Wyeth: Pre-emption and Aviation Law

For years, wrongdoers have tried to avoid responsibility for accidents they cause by arguing that, as long as they have complied with the applicable FAA regulations, they should be off the hook.  Aircraft manufacturers, for example, argue that because the FAA certified their aircraft design before it went into production, a passenger injured in one of their airplanes should not be able to sue for design defects. Maintenance facilities argue that they should be immune from lawsuits for maintenance errors unless the injured passenger proves that the mechanic violated one of the federal aviation's maintenance regulations.   

These arguments are called the "pre-emption defense."  The reasoning goes something like this:  If it's good enough for the FAA,  it should be good enough for the court system.  Courts shouldn't  be allowed to second guess the FAA.  A court should not require more of a defendant than do the regulations. 

Over the years, the pre-emption defense hasn't worked all that well for defendants.  After all, the FAA regulations themselves make clear that they are "minimum" standards only.  Recently, however, the pre-emption defense has gained traction with some courts.  For example, one federal appeals court recently ruled that airlines don't have to warn passengers about the risks of airline-induced Deep Vein Thrombosis, even though the airlines knew that warnings would save passengers' lives. The court's reasoning was that the FAA regulations cover what warnings an airline must give to its passengers.  The regulations require the airline to tell passengers how to unbuckle their seat belts, how to use the oxygen masks, and about placing their seat backs in the upright position before landing.   The regulations don't require the airline to tell passengers how to avoid DVT.  So, according to the courts, that's the end of the matter.  The airlines are off the hook.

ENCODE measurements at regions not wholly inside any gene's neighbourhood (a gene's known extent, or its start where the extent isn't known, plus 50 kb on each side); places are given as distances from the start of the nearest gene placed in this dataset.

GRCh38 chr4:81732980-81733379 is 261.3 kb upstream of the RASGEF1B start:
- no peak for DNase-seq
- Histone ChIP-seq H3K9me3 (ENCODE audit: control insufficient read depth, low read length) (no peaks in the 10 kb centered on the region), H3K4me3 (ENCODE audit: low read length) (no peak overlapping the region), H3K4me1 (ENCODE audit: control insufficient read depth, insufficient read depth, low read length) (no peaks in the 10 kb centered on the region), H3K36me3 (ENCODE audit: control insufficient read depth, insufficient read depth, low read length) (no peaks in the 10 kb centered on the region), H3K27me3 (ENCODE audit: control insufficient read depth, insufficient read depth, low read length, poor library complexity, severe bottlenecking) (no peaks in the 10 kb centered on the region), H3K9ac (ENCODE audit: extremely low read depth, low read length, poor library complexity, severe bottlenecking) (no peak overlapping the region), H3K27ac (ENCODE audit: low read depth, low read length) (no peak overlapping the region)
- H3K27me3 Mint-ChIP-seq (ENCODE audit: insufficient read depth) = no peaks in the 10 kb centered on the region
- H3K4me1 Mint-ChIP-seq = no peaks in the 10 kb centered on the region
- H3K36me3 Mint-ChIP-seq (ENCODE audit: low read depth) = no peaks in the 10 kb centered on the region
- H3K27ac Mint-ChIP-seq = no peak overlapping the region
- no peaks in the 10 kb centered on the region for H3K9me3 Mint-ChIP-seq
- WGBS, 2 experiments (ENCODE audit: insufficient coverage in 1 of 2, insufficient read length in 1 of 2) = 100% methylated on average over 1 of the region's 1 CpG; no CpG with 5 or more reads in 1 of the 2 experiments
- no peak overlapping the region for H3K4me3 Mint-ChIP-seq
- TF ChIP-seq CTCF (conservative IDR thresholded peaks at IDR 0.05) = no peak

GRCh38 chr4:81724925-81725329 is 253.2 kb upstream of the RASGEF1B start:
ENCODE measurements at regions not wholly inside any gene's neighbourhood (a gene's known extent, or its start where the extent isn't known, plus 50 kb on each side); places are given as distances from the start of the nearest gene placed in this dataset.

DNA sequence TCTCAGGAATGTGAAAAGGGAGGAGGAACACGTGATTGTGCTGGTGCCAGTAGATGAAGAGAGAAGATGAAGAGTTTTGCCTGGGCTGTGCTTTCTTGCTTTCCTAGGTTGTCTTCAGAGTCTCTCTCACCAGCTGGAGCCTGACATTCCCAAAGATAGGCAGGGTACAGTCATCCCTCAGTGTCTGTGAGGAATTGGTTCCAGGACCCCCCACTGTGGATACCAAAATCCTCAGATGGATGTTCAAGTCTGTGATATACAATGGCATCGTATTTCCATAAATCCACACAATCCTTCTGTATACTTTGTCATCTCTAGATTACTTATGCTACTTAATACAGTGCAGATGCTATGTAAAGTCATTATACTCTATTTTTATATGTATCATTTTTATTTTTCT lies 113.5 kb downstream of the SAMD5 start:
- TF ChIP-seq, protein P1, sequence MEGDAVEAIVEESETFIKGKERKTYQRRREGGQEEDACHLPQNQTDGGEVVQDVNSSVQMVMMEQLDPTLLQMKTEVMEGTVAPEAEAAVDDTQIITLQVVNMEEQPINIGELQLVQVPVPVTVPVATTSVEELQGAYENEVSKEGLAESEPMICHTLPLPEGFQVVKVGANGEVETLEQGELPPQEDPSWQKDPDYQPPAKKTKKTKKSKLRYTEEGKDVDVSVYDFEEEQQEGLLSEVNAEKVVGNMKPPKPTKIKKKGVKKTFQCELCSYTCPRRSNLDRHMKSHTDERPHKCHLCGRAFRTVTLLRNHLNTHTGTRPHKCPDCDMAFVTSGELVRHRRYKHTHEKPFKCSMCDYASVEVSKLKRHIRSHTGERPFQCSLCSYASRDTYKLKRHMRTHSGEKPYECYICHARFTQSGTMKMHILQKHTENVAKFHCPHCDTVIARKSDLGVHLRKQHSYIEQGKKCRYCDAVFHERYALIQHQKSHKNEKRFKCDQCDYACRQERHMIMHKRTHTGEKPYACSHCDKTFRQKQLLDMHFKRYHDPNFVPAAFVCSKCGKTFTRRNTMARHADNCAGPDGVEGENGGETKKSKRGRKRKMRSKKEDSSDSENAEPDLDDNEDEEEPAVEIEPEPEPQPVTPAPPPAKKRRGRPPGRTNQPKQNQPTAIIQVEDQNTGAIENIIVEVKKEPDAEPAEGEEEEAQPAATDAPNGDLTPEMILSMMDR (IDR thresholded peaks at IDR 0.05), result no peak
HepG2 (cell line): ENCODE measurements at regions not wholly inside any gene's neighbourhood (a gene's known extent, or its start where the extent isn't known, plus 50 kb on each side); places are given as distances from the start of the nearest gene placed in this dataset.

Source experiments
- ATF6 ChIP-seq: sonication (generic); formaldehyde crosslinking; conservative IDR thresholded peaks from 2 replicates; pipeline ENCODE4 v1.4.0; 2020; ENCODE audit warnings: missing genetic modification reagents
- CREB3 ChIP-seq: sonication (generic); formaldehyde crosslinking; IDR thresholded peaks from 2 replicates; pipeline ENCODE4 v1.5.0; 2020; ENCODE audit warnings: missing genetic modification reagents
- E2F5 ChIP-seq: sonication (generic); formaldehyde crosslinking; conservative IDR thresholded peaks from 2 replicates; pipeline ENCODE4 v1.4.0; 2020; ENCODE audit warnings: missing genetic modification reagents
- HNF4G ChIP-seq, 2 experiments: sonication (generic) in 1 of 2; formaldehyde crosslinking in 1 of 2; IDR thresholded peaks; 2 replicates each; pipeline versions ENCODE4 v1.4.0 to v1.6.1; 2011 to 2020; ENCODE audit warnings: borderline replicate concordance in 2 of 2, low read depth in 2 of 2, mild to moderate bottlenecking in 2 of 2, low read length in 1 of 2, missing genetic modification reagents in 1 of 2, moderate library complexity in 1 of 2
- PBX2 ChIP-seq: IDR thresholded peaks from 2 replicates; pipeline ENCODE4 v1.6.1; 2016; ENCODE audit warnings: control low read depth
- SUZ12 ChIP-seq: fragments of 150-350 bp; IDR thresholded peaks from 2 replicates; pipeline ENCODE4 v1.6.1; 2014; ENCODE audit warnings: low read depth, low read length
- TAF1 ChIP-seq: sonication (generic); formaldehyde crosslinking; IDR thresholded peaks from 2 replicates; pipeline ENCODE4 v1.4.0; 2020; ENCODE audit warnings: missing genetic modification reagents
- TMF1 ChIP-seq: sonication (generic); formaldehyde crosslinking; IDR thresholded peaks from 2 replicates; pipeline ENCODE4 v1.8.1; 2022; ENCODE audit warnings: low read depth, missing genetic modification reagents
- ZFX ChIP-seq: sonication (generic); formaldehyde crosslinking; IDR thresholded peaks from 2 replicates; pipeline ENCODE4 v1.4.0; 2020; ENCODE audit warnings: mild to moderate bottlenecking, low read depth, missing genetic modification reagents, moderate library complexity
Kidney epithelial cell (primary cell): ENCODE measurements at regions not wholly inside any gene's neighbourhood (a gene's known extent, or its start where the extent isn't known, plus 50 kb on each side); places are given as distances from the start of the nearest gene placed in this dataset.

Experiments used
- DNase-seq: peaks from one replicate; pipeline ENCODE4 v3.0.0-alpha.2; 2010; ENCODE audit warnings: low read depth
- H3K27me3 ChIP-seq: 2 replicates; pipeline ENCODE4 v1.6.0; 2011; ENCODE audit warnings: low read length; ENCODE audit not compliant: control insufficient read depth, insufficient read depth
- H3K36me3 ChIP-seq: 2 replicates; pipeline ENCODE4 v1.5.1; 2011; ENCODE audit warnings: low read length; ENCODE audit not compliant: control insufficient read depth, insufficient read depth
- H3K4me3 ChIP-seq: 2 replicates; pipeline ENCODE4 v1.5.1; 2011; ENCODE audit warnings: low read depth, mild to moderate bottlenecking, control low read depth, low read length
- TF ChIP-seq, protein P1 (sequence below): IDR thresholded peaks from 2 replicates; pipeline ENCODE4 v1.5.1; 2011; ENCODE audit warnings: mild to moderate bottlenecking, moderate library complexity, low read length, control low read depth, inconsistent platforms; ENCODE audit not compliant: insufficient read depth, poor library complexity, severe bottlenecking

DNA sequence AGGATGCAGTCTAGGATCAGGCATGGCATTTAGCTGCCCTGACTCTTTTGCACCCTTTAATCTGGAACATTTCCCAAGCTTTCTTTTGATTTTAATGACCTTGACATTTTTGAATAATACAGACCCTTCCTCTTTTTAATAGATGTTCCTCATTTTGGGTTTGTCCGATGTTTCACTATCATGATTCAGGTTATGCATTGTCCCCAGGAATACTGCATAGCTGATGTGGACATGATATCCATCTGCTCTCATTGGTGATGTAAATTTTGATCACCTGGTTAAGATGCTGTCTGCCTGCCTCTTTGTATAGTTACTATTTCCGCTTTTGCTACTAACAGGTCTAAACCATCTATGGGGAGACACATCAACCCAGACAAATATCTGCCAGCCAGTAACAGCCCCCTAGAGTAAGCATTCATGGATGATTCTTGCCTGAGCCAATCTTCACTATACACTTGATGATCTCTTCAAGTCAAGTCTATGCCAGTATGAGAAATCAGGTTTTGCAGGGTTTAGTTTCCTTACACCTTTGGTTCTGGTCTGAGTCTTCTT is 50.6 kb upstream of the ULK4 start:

The US Supreme Court just put the brakes on the pre-emption defense with its decision in Wyeth v. Levine (pdf).  Wyeth wasn't an aviation case.  It was a drug case.  But the drug company in Wyeth made the same pre-emption argument that defendants make in aviation cases.  And the Court rejected it.  It  ruled that the defendant drug company was properly found liable for failing to warn about a drug's side effects.  The fact that the drug company's warnings complied with all the federal regulations was not a defense.

Wyeth is now the law of the land.   A careless defendant can't count on it's having met the bare minimum of the regulations as a sure-fire way to to escape responsibility for the harm it causes.   According to the Supreme Court, a defendant's compliance with the regulations will be a complete defense only where holding the defendant to a higher "due care" standard would frustrate the purpose of the regulations, or make it impossible for the defendant to comply with the regulations. 

The Supreme Court explained that one reason drug companies can be held to a higher standard than set forth in the regulations is because the Food and Drug Administration regulations were not intended to be the "final word" on drug safety.    Defendants will likely seize on this part of the Wyeth opinion to argue that Wyeth shouldn't apply in aviation cases.  They will point to some federal appeals court opinions that have ruled that  the FAA regulations, unlike the FDA regulations, were intended to "occupy the field." 

 

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